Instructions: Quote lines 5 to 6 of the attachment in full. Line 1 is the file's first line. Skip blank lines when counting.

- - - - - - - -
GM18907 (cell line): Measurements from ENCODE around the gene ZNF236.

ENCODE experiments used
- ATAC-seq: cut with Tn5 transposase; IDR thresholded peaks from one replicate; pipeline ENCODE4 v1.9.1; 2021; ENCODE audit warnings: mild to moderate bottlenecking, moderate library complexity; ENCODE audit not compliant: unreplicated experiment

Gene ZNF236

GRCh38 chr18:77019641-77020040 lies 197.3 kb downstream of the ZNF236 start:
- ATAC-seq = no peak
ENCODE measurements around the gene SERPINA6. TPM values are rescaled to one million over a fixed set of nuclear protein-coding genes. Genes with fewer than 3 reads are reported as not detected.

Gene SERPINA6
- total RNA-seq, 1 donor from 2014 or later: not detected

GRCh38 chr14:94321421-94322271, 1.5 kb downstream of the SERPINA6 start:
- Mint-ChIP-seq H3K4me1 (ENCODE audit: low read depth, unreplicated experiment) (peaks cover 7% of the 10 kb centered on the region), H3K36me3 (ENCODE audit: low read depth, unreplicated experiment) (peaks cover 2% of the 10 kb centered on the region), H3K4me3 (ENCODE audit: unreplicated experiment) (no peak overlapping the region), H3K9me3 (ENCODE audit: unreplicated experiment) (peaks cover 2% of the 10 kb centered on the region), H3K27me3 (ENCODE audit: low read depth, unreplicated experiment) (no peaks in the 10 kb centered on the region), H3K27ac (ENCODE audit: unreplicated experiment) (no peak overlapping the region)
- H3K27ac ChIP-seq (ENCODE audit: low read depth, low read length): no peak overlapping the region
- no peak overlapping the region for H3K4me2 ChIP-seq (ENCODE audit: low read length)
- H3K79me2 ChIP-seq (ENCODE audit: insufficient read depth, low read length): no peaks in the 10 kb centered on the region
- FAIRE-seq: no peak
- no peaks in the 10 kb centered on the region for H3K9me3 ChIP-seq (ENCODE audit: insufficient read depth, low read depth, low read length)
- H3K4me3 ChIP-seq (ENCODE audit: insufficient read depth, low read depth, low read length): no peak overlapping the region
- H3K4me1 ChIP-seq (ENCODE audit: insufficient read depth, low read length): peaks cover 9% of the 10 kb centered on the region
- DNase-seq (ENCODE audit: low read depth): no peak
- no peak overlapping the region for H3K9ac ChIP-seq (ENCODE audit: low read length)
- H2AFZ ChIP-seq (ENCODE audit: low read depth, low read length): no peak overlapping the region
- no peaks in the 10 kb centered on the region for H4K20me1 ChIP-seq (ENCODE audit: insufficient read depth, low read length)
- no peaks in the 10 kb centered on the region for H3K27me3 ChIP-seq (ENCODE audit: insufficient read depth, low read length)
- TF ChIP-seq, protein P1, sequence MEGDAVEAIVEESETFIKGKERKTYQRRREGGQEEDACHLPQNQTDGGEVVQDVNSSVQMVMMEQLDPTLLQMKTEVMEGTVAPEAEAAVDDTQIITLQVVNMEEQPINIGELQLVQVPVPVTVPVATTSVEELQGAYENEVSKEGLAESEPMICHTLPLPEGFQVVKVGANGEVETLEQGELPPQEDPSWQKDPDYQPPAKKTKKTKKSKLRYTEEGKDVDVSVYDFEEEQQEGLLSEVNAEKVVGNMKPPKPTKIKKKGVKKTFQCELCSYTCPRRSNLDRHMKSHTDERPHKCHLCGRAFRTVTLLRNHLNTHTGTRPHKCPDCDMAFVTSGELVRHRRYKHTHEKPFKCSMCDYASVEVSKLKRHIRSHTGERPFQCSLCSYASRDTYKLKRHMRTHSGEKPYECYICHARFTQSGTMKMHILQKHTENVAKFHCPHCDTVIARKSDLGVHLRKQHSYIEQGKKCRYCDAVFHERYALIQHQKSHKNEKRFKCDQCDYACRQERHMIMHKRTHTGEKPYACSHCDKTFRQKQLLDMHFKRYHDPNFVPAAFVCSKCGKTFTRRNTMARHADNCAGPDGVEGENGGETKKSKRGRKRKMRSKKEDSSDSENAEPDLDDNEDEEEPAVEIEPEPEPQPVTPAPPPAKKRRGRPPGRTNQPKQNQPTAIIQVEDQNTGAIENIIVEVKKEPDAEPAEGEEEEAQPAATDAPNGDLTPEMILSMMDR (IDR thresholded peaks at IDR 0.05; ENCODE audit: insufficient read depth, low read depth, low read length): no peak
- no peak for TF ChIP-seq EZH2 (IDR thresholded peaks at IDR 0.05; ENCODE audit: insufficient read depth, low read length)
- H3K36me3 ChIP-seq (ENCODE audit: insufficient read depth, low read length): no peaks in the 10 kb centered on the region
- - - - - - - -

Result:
GRCh38 chr18:77019641-77020040 lies 197.3 kb downstream of the ZNF236 start:
- ATAC-seq = no peak